Archive : ‘Jags’ pick a union man

By William Daniels

A man from the shop floor yesterday left his overalls at home and took over one of the top jobs in the giant Jaguar car firm.
Harry Adey, 36, who was a car body metal finisher, became the firm’s first industrial relations manager.

Harry was also chairman of the joint shop stewards’ committee at the Coventry factory—and chief negotiator in disputes and strikes.
Now he will be called in to settle any troubles. A Jaguar spokesman said yesterday: “This post has been specially created because of the continual expansion of the Jaguar Group . Harry was the ideal man to fill it because of his knowledge of day-to-day problems on the shop floor and his experience of negotiations.”

The new Jaguar executive—a married man with two children—joined the firm five years ago. Yesterday, wearing a blue suit instead of overalls, Harry said: ” I hope I can make as useful a contribution to relations in the factory in this job as I did in the other. But I hope people won’t expect the world to change overnight. I haven’t done it for the money, you know—and I haven’t lost any friends. My shop steward mates were the first to shake my hand.”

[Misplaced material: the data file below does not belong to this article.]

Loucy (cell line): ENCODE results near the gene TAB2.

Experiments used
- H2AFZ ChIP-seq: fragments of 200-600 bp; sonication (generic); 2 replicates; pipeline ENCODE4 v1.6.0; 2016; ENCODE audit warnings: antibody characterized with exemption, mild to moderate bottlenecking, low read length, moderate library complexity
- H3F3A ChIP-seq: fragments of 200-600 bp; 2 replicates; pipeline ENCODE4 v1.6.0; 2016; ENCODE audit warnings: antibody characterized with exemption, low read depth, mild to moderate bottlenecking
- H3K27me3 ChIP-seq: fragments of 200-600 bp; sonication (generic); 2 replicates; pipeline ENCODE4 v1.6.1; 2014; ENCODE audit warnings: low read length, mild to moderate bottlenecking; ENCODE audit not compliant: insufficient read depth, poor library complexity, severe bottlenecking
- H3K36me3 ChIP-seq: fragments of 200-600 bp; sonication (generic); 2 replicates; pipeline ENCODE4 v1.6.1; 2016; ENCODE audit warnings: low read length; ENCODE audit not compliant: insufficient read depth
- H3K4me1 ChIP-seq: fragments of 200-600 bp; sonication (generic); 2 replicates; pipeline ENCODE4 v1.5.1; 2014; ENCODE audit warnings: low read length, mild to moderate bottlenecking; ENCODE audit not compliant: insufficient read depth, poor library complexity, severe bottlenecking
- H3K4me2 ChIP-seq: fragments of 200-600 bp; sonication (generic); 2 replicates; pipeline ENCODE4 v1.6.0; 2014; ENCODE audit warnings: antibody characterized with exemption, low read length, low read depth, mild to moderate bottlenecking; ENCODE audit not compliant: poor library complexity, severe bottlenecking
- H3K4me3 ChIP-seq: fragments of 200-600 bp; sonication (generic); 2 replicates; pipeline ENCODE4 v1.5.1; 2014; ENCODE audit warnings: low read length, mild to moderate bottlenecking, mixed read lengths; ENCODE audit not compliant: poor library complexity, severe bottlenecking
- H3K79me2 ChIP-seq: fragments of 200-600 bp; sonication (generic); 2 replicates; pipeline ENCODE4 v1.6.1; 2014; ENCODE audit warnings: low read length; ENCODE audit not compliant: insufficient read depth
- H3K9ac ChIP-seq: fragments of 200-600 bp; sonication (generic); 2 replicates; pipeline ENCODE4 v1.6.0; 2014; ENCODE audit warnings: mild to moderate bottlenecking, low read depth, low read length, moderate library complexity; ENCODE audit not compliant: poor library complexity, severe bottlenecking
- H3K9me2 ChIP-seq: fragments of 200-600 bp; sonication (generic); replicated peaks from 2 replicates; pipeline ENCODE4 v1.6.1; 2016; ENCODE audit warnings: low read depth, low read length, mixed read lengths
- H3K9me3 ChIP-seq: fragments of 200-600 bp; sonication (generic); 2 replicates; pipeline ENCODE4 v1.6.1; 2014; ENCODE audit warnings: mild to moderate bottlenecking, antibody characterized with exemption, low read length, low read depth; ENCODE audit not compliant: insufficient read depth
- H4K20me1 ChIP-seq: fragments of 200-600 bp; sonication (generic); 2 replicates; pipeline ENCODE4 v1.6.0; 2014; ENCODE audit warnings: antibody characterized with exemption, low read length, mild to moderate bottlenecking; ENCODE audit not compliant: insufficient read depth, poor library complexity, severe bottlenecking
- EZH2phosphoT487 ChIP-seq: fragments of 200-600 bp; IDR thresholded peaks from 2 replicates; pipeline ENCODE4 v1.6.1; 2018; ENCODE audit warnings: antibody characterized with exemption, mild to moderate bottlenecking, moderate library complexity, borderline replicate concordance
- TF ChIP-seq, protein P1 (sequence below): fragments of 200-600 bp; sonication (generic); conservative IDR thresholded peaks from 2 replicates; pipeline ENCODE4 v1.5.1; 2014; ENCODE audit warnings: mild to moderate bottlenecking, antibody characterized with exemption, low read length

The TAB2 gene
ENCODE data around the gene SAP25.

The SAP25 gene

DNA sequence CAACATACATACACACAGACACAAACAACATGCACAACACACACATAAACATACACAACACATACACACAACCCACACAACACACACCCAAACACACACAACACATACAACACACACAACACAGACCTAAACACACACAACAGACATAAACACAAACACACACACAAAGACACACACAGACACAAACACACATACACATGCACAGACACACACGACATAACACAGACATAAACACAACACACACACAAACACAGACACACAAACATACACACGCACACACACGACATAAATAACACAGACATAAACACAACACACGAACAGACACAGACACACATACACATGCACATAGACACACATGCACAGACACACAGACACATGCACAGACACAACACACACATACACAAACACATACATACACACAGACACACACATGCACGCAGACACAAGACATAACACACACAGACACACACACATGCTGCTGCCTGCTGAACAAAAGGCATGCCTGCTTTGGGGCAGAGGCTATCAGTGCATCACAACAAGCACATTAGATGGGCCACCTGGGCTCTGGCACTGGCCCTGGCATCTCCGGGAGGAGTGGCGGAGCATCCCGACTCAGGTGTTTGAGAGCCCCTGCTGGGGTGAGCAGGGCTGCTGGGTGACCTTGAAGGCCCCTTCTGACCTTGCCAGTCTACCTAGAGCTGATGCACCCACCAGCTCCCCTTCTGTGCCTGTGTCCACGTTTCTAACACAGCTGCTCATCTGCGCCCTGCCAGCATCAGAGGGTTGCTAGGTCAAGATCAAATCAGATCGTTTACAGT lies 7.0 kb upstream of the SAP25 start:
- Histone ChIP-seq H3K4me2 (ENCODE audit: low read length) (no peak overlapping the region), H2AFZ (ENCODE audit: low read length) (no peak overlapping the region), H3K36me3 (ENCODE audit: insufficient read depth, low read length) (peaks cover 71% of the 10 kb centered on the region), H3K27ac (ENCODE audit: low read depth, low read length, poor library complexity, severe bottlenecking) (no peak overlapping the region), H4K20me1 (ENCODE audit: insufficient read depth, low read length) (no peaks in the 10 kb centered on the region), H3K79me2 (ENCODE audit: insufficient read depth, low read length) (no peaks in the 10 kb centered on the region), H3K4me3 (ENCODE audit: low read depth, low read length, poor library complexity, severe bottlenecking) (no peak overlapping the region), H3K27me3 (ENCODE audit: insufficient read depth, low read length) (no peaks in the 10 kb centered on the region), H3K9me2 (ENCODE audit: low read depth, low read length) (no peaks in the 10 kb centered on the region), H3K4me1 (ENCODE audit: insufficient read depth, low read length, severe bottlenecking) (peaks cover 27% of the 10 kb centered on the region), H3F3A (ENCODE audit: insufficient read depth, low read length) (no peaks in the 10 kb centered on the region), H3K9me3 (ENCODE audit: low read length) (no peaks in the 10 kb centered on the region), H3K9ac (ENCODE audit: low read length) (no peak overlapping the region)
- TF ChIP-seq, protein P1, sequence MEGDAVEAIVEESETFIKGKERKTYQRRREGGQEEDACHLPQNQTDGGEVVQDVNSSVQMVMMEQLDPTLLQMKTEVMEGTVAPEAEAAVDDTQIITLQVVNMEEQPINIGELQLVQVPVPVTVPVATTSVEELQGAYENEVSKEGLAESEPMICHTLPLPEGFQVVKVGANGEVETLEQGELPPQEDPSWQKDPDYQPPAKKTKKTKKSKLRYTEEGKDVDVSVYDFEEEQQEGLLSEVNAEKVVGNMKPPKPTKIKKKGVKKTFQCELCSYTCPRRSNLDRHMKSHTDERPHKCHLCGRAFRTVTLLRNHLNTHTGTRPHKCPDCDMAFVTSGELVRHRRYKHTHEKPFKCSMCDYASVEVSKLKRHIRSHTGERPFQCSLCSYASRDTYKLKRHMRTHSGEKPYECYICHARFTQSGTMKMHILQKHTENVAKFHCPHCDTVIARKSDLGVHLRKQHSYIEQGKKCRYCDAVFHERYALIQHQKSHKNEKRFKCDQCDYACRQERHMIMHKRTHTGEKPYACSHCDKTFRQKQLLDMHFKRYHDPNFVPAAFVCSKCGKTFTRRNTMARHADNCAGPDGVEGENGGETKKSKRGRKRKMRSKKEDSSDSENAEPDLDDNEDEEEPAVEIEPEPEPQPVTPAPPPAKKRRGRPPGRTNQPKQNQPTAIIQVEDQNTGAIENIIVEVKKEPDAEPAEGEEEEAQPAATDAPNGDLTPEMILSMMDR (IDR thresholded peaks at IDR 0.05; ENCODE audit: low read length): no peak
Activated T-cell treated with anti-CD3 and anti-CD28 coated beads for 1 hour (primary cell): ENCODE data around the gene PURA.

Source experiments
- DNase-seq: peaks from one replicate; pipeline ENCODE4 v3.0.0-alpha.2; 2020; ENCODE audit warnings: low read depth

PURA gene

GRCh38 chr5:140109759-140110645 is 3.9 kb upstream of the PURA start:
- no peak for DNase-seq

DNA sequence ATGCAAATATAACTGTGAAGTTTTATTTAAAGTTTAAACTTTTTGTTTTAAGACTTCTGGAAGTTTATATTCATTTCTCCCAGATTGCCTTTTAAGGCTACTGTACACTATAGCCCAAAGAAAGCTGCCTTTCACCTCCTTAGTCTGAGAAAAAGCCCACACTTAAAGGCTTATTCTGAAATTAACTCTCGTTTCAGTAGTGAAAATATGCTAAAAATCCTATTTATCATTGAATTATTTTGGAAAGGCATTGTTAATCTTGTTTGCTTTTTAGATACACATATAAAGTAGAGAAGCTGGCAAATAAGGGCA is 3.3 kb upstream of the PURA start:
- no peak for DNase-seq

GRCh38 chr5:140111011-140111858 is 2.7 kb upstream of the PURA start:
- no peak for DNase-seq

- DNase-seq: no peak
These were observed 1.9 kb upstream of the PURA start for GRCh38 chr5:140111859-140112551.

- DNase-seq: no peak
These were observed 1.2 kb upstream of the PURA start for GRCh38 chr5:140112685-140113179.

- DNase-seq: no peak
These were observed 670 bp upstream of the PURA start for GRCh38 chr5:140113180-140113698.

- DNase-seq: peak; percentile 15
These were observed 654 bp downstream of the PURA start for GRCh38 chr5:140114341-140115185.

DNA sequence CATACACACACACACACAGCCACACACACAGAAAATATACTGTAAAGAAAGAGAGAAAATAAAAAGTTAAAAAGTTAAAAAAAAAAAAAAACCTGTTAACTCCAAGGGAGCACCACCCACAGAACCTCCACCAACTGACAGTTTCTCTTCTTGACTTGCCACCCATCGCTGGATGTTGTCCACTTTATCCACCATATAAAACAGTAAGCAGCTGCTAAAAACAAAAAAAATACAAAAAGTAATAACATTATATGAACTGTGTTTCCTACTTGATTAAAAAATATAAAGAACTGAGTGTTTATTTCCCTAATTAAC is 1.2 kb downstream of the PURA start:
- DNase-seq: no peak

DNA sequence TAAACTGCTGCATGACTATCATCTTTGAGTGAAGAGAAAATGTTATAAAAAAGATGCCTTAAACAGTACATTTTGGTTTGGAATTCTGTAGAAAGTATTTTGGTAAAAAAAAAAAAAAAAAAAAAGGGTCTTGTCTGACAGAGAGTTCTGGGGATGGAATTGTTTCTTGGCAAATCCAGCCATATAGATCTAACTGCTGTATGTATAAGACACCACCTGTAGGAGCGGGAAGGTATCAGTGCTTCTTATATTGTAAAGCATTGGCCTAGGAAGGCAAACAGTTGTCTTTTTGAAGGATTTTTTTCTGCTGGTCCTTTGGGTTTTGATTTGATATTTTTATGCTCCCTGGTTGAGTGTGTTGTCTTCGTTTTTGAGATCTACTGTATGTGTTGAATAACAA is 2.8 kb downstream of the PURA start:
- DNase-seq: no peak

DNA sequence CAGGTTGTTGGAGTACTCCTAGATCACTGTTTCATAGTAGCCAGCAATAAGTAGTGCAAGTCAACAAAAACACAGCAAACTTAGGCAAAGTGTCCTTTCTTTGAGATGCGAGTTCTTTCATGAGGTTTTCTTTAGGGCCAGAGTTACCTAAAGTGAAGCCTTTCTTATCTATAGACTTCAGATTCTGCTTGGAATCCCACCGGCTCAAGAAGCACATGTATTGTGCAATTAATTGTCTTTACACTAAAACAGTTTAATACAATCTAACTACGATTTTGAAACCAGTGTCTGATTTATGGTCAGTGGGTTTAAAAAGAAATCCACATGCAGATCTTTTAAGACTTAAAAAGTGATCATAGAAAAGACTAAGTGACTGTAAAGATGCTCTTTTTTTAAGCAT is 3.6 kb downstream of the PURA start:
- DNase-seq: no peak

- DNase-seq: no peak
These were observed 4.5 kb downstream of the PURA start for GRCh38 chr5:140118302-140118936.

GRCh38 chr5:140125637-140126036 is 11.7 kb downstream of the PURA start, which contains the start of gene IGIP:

Shop stewards and management officials, at a special meeting, welcomed Harry’s overnight change from a factory worker to an executive.

Keith Adams

Editor and creator AROnline at AROnline
Created in 2001 and built it up to become the world's foremost reference source for all things BMC, Leyland and Rover Group, before renaming it AROnline in 2007.

Is the Editor of the Parkers website and price guide, formerly editor of Classic Car Weekly, and launch editor/creator of Modern Classics magazine. Has contributed to various motoring titles including Octane, Practical Classics, Evo, Honest John, CAR magazine, Autocar, Pistonheads, Diesel Car, Practical Performance Car, Performance French Car, Car Mechanics, Jaguar World Monthly, MG Enthusiast, Modern MINI, Practical Classics, Fifth Gear Website, Radio 4, and the the Motoring Independent...

Likes 'conditionally challenged' motors and taking them on unfeasible adventures all across Europe.
Keith Adams

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